Calculating axle weights with a tag axle Motorhome

Discussion in 'Motorhome Chat' started by Jim, Jan 19, 2016.

  1. Jim

    Jim Ringleader

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    I'm working on an FAQ and I've found a hole in my knowledge.

    I'm well acquainted with the formula for working out axle weight changes when you add a load to your overhang and I'm writing an article about it for the forum. But I need to ask you cleverer Funsters than me.

    Tag axle motorhomes; where is the pivot point? Rear tag/front tag/in-between?. As you may know the calculation requires the wheelbase and overhang measurements, easy in single and twins but on a tag; where are these measured to accurately determine new axle weights when weight is added to the rear? Thanks
     
  2. Theonlysue

    Theonlysue Funster Life Member

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  3. funflair

    funflair Funster Life Member

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    Hi Jim

    I am going with in between the two rear axles, this is assuming a reasonably level van as you could argue that when it is well overloaded and the front wheels are in the air that the pivot point should be the centre of the rear axle, mind you most/some people would work out for themselves that they had too much weight in the garage in that example.

    Martin
     
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  4. hilldweller

    hilldweller Funster Life Member

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    The distance between the tag wheels is small compared to the other two distances, so if you go for middle of the two wheels and then divide the load equally you won't be totally accurate but for most purposes close enough.

    If it was really on the limit at a weighbridge you could come unstuck but deserve to if loading that close to the limits.

    I do not know but I wonder if the way the two axles mount on the rear springs does not share the load equally by allowing a bit of twist.
     
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  5. JockandRita

    JockandRita Funster Life Member

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    I can't answer your question as much as I'd like to Jim, but my experience at a weighbridge with our "Tandem" axle MH, is that the intermediate axle bears more of the load than the rear axle, (not by a great deal though) as the figures show on the official VOSA ticket. This has been when loaded up for a fortnight's holiday, including bikes on the rear rack.

    BTW, although we all use the term "Tag" axle, a Tag axle is one which can be raised and lowered, and in the case of a 6 x 4 or 6 x 2 Tractor unit (eg, Scania, Volvo, Renault, etc), they are often operated automatically via load sensing valves. ;)

    HTH,

    Jock. :)
     
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  6. hilldweller

    hilldweller Funster Life Member

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    The actual figures would be very interesting if you still have them. Is there a big difference ?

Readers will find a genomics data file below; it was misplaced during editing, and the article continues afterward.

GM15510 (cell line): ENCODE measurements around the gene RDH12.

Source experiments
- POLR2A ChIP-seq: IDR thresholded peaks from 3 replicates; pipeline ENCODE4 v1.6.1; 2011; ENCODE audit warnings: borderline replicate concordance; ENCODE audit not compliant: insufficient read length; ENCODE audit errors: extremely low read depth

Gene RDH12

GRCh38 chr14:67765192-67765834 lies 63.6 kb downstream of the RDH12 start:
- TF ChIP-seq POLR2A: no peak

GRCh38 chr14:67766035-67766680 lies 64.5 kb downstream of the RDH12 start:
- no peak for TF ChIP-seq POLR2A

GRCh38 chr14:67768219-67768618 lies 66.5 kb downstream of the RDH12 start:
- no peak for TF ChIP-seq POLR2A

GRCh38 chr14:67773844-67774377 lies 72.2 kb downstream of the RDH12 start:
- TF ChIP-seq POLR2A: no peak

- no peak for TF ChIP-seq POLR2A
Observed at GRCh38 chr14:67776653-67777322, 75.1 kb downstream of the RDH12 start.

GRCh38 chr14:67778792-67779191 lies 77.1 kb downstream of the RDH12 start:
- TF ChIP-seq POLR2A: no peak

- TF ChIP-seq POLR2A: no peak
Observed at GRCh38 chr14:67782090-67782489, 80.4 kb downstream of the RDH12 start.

And of course, is it the same for all tandems and how dependent on you actual loading is it ?
     
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  7. funflair

    funflair Funster Life Member

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    Are you a bit nose down Jock as that would do it if all other things, (suspension units etc) were the same.

    Martin
     
  8. JockandRita

    JockandRita Funster Life Member

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    I've no access to them at this time Brian, as I'm at work (boring :( ) and the MH is in storage, but IRC, there wasn't a great difference between the two axle weights. Also, you can often see by looking at the tyres (equally inflated) that the intermediate axle is bearing more weight.

    Cheers,

    Jock. :)
     
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  9. JockandRita

    JockandRita Funster Life Member

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    Yes Martin, even after a Goldschmitt front suspension upgrade, I am still slightly "nose down".

    Cheers,

    Jock. :)
     
  10. funflair

    funflair Funster Life Member

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    That will be loading the front of the tandem axles a bit more.

    Martin
     
  11. Geo

    Geo Trader - Funster

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    I believe what you are looking for Jim is the "Fulcrum effect on loading say a scooter on a rear rack
    and fulcrum point is the swivel point ie center of the rear most axle
    calculated by taking measurement from the rear panel to the first swivel point it therfore follows using a load calculator would be from the front wheels to the swivel ie the rearmost axle
    for the purpose you require I believe the other axle can be ignored, as it not relative to either measurement

    Further confirmed by this experiment
    Remove rearmost wheels and the swivel point (Fulcrum) changes to the other axle
    Then put them back on
    remove the wheels from the middle axle and nothing changes ergo the centre axl has no relevance at all
    G
     
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  12. funflair

    funflair Funster Life Member

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    But that argument says that all the extra effect of loading a scooter on the tow bar would go onto the rear axle, which is not the case. I can understand your argument if the front wheels are of the floor but not sure if the van is basically level. When I first looked at it I thought rear was the answer but changed for a a level van where I believe you treat the two axles as one.

    Will keep thinking.

    Martin
     
  13. andy63

    andy63 Funster

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    I was thinking along the same lines as @Geo .. but wasn't sure how to get it across lol...